Declan never remembered sleeping so soundly, so comfortably. He opened his eyes, spurred by the tickle of Sammi’s long hair dangling above his chin and nose. While her laughing roused him, sleep kept his gaze hazy. She snickered excitedly and shook her head, brushing more of her hair over his face. Through the veil of red tresses, he found her green eyes, large and inviting. As the sleep in him faded further, he offered a contented smile.
“About time you woke up; you’ve been sleeping for a while!” Sammi exclaimed. Leaning in, with her hair falling all around his head, she planted her lips on his and kissed him. For a moment, he was lost in her, but as the twilight of sleep waned, the reality of what was happening began to settle in.
They were on a bed, but this bed wasn’t like the cots in their dwellings. The mattress was thick and foamy, and seemed to remember him as he moved. It was nothing like the wool-filled mattresses he’d helped sew and mend a hundred times; those were more give than cushion. And they were covered with a silvery blanket that reminded him of the strange coveralls he’d seen Sammi wearing on the beach. Images of his mother and sister came to him then: images of his mother touching his face, and taking away all of his senses.
Alarmed, he pulled back from Sammi, questions pushing forward in his mind.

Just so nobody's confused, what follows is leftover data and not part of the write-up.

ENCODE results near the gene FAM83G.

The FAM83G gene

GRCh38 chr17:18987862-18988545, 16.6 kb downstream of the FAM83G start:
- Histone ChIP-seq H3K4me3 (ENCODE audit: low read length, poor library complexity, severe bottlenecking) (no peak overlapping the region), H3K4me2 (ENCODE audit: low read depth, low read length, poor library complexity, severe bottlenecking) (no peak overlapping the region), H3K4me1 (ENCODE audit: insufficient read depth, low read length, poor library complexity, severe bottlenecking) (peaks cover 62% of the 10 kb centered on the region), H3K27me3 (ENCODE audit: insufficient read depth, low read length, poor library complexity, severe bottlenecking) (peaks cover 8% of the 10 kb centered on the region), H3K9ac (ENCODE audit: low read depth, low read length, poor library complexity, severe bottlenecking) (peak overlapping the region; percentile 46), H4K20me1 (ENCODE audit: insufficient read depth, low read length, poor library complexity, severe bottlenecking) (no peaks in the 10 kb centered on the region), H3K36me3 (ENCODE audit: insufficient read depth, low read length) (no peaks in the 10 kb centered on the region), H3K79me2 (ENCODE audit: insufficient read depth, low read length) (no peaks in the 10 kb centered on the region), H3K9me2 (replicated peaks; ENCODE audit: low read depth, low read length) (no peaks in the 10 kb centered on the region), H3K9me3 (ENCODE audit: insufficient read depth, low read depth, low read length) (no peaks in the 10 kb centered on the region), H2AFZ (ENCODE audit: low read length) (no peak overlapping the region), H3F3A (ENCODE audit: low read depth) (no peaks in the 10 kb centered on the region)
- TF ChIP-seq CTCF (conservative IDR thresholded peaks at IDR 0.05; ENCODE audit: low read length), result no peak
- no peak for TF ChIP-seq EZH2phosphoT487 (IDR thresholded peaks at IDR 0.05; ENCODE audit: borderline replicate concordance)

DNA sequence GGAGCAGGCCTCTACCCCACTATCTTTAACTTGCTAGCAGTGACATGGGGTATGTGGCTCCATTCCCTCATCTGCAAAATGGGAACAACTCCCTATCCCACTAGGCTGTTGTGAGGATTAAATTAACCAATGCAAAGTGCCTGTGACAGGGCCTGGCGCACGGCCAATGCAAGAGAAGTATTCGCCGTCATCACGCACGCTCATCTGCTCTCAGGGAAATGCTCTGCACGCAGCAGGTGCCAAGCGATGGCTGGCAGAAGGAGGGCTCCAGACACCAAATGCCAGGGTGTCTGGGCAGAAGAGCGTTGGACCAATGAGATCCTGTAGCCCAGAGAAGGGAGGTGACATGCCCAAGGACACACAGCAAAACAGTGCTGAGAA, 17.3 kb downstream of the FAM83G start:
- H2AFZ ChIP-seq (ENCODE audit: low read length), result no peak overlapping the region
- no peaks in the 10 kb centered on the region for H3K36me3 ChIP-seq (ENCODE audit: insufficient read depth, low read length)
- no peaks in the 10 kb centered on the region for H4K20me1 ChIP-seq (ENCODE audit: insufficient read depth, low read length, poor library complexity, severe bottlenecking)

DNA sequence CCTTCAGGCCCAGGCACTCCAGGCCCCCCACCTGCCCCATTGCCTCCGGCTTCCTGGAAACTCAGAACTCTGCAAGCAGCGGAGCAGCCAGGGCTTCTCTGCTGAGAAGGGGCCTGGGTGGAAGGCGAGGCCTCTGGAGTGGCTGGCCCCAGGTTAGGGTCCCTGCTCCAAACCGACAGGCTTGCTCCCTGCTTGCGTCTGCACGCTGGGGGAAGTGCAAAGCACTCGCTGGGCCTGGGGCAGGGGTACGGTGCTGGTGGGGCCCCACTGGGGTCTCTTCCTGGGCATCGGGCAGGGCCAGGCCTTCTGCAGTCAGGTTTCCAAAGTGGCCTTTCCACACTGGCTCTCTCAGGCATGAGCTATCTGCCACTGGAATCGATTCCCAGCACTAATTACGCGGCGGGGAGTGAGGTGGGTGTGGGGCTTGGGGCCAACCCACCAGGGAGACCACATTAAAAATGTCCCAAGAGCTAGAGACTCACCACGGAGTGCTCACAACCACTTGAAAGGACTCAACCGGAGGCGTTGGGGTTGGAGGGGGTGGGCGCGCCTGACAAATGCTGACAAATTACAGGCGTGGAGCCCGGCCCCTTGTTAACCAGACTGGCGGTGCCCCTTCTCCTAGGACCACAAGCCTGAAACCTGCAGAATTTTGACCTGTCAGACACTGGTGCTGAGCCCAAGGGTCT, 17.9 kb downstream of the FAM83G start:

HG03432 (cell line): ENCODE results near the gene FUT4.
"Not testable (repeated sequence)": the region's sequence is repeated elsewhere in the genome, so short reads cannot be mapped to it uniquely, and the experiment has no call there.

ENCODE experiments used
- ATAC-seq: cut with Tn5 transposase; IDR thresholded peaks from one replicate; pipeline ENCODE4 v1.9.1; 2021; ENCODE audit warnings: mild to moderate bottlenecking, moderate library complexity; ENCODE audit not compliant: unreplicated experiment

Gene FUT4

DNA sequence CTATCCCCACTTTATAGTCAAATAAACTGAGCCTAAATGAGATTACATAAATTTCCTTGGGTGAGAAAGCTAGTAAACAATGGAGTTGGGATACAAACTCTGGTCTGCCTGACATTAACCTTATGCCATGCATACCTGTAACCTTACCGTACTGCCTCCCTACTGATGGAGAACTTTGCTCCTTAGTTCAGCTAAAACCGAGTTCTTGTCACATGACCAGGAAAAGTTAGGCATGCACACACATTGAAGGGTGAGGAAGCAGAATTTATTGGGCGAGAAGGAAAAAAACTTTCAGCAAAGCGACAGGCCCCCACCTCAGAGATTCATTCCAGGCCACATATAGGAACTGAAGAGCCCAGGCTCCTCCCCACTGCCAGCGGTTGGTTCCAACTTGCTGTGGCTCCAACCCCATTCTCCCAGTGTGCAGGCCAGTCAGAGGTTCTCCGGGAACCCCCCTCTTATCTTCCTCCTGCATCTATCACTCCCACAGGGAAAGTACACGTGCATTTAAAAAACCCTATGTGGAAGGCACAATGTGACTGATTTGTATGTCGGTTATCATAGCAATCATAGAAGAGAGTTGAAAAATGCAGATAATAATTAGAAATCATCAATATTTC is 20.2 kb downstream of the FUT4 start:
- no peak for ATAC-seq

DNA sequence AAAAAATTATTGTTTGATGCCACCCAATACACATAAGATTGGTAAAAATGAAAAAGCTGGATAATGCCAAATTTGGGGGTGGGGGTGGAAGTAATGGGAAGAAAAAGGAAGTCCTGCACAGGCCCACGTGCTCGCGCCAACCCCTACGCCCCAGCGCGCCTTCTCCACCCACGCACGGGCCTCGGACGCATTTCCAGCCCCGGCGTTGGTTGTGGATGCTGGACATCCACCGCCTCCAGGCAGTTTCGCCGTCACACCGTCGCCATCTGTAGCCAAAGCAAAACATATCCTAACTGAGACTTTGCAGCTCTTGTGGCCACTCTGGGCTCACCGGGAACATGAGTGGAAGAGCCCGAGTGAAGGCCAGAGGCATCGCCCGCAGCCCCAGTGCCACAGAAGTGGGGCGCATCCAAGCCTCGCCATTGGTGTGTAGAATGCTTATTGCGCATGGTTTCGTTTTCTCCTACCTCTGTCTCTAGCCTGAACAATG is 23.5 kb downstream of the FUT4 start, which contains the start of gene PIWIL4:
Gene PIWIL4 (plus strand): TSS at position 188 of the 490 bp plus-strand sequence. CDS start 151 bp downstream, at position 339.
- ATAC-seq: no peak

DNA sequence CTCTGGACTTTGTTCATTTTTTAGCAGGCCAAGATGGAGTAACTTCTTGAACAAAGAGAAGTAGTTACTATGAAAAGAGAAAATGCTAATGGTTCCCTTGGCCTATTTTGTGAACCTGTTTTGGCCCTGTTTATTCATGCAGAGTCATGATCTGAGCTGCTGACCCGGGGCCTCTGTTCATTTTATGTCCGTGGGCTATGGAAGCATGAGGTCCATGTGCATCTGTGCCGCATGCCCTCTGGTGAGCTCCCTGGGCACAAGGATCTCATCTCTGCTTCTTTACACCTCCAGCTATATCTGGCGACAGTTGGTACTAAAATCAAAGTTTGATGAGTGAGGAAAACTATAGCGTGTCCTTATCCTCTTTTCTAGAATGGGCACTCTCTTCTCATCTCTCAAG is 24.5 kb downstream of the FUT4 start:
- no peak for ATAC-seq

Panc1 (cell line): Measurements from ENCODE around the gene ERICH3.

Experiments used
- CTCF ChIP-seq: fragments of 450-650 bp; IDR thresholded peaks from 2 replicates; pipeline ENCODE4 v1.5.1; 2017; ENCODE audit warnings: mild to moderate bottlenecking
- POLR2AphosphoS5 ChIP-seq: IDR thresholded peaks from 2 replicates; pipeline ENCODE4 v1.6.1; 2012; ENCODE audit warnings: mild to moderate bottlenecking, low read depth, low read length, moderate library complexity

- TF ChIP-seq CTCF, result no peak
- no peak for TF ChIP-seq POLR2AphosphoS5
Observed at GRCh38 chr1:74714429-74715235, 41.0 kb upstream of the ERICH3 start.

“Where are we?” he asked, drawing in a sharp breath. He pulled the blanket up, as though it were protecting him from the unknown. For a moment, confusion and emotion took his words away. Uncertainty stayed with him, leaving him to wonder if he was awake or still asleep, dreaming. He squeezed the sleep from his bleary eyes, adapting to the room, bringing into focus this new reality.
“Sammi? It’s really you?” he cried, and fought the urge to embrace her. Dropping the blanket, he moved his hands over her face, her shoulders, over her arms, and even to the injury that had taken her life. His mind told him how impossible it was, yet the touch of her fingers, her eyes staring back at him, and even her smell told him that she was alive. And when his mind was finally satisfied, Declan rested his hands in hers.
He tried to speak. He tried, but a sudden rush of emotion hitched his breath, fumbling his words. With a settling breath, he struggled to push out the words. “But… how?”
“Shhh,” she answered, pressing a finger to his lips. Sammi moved closer to him, and as she pressed her body into his, the sheen of the silvery blanket showed off her curvy form. She paused once, fixing her eyes on his. The warm touch of her skin was welcome. And as she feathered his eyes and mouth with her lips, her breathing deepened.
Reaching under the covers and taking hold of him, she made certain he knew what her intentions were. A flurry of anxiety and excitement tumbled inside him like awkward lovers, causing him to pause. Declan searched her eyes, and seeing that she was a little nervous too, he motioned to ask if she was sure. She answered eagerly, and pulled him to her, parting his lips with her tongue, kissing him like she’d never kissed him before. He returned the kiss, engaging Sammi, whom he thought he’d lost forever.